" . . the best is none too good for any of us," says J. Irwin Miller, in a Cummins Engine Incorporated company video.
Susan Stamberg explains that Miller and his values are why the public places in Columbus, Indiana are designed by architects like Henry Moore, I.M. Pei, Eliel Saarinen. When Cummins Engine and its hometown was growing during post War World II, needing new schools and other public places, he offered to pay the architects fees if the town chose one from his list. The result is both the aesthetics as well as the quality of public buildings. His son, Will Miller, remembers him saying "mediocrity is expensive."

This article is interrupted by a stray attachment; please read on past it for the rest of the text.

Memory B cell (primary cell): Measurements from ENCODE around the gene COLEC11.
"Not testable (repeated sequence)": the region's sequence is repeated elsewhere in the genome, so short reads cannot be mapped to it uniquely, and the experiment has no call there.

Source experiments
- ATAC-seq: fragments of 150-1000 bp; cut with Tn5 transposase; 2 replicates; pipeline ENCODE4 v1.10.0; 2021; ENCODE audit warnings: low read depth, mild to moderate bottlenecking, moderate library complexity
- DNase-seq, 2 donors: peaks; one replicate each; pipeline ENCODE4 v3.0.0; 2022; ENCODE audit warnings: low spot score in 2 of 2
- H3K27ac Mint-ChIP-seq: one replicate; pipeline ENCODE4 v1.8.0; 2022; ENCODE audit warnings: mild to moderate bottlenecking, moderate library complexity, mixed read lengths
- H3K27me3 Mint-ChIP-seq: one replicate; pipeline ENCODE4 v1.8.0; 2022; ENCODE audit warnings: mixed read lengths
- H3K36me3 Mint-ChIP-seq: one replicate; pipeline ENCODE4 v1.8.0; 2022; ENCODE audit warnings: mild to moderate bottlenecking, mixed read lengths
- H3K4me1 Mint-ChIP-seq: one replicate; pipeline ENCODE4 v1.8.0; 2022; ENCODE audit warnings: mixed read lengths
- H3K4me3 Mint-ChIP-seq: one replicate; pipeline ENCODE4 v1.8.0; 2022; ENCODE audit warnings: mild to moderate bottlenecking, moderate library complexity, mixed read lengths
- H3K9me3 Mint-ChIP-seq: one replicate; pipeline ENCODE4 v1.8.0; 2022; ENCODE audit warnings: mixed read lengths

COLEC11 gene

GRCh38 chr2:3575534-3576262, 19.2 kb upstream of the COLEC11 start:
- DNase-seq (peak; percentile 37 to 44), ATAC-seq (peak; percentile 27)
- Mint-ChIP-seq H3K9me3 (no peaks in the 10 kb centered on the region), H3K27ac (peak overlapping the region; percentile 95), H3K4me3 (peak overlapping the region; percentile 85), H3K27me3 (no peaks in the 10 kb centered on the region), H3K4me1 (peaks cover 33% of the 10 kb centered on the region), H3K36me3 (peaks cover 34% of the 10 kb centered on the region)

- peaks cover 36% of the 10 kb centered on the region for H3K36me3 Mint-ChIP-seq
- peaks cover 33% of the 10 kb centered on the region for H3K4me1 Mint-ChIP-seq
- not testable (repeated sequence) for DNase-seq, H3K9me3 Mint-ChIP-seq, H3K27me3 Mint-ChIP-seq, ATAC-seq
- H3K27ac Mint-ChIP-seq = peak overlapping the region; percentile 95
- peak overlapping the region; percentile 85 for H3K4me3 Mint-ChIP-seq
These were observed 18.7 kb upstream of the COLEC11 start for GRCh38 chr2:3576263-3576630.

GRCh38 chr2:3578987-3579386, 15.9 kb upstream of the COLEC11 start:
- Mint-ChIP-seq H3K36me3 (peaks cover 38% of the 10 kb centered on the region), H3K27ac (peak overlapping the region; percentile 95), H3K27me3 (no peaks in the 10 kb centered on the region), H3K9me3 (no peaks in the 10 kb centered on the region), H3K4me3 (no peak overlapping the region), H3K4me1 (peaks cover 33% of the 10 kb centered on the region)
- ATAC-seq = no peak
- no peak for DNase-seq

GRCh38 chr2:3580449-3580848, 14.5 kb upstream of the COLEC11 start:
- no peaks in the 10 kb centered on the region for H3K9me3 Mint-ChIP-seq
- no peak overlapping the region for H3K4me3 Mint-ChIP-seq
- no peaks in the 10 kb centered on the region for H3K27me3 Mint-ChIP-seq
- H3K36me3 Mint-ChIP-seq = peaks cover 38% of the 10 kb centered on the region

This NPR story rings with a tone that we don't hear often.
There's a lot of talk in business talk about how to create culture of innovation and creativity. The experts recommend a culture that embraces failure. The venture world talks about using technology to disrupt markets with cheaper - including free - alternatives.
Noone talks about better. And noone says that free, like mediocrity, is expensive.